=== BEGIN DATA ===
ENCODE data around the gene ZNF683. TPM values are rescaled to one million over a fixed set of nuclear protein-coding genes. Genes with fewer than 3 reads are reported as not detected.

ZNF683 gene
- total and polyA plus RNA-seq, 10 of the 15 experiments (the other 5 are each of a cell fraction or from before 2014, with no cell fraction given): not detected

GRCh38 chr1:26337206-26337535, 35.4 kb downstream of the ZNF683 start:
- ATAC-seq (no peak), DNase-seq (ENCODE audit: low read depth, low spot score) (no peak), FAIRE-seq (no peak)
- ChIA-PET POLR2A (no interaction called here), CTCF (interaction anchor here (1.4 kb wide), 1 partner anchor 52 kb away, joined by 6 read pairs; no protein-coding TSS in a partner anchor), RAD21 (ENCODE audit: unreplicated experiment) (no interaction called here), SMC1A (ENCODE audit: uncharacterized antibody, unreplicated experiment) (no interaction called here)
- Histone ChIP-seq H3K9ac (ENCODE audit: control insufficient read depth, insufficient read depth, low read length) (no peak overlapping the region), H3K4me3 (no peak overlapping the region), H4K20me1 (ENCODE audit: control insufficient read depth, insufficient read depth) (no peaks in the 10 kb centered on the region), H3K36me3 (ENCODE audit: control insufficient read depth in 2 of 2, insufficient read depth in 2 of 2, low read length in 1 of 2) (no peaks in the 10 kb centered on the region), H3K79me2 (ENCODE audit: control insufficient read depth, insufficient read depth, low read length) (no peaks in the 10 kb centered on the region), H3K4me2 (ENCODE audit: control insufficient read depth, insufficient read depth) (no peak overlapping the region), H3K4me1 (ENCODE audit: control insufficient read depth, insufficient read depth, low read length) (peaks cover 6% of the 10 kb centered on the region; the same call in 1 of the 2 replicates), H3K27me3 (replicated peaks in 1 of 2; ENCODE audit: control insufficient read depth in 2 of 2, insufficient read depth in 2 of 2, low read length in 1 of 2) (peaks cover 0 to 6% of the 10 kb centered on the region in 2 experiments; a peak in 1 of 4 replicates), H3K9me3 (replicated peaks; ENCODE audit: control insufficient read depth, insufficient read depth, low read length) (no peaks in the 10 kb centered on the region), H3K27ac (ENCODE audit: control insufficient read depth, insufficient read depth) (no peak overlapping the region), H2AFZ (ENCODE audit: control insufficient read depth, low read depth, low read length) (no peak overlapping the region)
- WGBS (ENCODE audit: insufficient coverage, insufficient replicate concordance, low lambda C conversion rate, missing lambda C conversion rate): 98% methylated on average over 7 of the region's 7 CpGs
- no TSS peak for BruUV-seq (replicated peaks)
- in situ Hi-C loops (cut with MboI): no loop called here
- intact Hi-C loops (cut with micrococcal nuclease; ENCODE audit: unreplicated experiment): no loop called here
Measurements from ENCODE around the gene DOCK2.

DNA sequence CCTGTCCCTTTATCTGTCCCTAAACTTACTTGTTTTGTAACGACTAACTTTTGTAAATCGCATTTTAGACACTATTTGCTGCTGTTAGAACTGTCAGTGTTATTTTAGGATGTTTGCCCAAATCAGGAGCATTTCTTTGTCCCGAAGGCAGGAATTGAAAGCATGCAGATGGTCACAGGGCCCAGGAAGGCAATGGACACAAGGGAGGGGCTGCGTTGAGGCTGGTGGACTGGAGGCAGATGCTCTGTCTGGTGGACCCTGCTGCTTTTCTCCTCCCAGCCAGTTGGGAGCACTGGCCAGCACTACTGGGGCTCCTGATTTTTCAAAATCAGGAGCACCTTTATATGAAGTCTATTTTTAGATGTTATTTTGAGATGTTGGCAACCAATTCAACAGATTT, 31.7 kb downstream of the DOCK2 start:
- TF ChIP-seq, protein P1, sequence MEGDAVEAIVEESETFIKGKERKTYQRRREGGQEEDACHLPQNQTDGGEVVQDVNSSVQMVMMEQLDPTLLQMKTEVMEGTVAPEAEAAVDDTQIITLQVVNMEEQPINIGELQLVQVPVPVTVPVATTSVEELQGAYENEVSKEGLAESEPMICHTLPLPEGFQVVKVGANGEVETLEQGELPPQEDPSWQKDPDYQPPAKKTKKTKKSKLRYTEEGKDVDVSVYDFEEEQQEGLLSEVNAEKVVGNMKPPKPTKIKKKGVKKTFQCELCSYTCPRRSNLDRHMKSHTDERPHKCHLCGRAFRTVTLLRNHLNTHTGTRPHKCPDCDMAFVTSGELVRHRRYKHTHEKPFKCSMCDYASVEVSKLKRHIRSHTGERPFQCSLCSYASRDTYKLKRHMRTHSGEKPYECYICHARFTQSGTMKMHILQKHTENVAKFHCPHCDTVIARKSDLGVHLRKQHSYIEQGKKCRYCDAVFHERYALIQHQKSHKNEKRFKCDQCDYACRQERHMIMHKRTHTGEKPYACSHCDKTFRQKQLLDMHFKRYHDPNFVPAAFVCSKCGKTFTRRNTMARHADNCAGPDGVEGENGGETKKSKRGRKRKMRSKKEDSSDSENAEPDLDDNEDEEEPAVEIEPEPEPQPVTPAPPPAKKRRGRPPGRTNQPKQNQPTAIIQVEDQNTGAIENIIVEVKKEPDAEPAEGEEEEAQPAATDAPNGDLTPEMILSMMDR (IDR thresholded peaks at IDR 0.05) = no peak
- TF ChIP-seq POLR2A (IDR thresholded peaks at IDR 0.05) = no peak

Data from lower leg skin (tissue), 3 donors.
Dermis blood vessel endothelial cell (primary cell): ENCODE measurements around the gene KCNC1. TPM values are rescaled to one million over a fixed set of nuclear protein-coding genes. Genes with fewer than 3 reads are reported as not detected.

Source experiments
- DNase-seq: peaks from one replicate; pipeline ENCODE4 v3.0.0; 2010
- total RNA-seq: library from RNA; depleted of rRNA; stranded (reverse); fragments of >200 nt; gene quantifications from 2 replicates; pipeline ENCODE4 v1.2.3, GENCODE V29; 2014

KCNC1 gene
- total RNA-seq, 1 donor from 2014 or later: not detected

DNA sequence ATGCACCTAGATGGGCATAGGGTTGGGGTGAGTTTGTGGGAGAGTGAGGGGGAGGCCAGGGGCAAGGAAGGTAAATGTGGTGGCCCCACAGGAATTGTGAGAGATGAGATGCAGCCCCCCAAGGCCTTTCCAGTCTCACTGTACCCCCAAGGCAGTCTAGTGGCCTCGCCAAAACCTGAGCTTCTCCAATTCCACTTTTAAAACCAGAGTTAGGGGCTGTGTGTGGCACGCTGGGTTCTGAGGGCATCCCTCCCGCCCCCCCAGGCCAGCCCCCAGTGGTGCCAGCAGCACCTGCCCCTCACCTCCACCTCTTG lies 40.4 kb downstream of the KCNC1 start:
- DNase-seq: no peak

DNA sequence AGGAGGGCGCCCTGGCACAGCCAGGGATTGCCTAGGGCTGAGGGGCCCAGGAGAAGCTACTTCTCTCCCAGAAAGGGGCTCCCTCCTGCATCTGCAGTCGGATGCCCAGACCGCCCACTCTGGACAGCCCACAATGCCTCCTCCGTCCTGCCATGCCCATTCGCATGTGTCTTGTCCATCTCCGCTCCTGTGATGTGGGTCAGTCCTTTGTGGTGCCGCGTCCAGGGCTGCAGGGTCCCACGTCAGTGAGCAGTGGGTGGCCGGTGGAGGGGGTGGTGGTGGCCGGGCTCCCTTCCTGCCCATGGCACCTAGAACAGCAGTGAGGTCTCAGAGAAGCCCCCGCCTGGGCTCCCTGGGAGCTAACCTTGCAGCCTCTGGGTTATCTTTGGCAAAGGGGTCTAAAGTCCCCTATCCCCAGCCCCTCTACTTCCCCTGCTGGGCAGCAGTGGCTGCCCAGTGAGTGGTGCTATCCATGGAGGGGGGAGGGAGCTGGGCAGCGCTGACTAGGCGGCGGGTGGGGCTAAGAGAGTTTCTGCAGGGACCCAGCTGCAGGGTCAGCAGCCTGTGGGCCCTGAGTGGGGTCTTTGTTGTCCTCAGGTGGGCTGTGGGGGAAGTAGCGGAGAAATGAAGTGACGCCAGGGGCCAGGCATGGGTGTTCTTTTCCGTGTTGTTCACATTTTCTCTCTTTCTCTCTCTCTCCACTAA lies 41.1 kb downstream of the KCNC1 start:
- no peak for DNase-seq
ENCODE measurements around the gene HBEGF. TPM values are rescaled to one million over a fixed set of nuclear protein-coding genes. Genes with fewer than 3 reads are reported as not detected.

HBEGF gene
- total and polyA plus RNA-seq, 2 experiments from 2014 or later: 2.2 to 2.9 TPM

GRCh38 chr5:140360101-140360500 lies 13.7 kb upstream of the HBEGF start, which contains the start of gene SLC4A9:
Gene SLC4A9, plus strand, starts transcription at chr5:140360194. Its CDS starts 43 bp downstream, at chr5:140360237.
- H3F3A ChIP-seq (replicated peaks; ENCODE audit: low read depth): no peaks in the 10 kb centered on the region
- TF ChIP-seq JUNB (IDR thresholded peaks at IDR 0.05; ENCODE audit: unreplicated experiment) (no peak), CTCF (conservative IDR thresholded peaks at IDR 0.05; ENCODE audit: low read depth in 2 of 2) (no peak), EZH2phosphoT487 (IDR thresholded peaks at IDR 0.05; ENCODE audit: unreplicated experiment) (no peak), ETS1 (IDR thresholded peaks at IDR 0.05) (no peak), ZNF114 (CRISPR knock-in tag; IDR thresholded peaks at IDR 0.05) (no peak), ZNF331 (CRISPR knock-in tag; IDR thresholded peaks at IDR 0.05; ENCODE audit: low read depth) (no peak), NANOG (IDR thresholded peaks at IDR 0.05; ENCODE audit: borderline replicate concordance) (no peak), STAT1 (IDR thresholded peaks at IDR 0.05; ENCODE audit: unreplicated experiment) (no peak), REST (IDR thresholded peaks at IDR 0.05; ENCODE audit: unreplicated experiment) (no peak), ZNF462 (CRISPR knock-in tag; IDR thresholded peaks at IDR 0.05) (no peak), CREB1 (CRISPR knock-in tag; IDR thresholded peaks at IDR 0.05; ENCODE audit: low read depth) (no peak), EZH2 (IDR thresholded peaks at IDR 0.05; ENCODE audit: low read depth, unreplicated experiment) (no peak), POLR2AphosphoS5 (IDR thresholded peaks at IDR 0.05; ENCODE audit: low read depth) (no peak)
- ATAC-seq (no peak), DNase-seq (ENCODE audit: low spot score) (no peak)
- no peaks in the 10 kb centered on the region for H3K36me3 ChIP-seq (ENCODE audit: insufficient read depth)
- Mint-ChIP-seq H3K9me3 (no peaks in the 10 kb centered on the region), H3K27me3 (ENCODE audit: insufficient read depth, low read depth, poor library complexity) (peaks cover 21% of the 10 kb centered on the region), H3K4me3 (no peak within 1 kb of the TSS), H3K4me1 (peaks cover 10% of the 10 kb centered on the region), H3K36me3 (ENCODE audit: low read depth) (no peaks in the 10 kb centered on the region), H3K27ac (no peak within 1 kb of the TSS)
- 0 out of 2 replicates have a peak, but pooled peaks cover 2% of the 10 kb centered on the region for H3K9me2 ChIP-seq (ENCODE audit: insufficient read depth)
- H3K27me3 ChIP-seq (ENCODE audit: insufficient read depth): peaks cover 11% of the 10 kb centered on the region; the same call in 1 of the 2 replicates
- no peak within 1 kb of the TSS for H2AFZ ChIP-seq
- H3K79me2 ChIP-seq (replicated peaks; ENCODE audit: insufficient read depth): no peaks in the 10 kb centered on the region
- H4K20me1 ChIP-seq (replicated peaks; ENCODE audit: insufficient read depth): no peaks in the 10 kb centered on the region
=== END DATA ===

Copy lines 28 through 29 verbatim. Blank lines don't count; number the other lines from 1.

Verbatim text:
HBEGF gene
- total and polyA plus RNA-seq, 2 experiments from 2014 or later: 2.2 to 2.9 TPM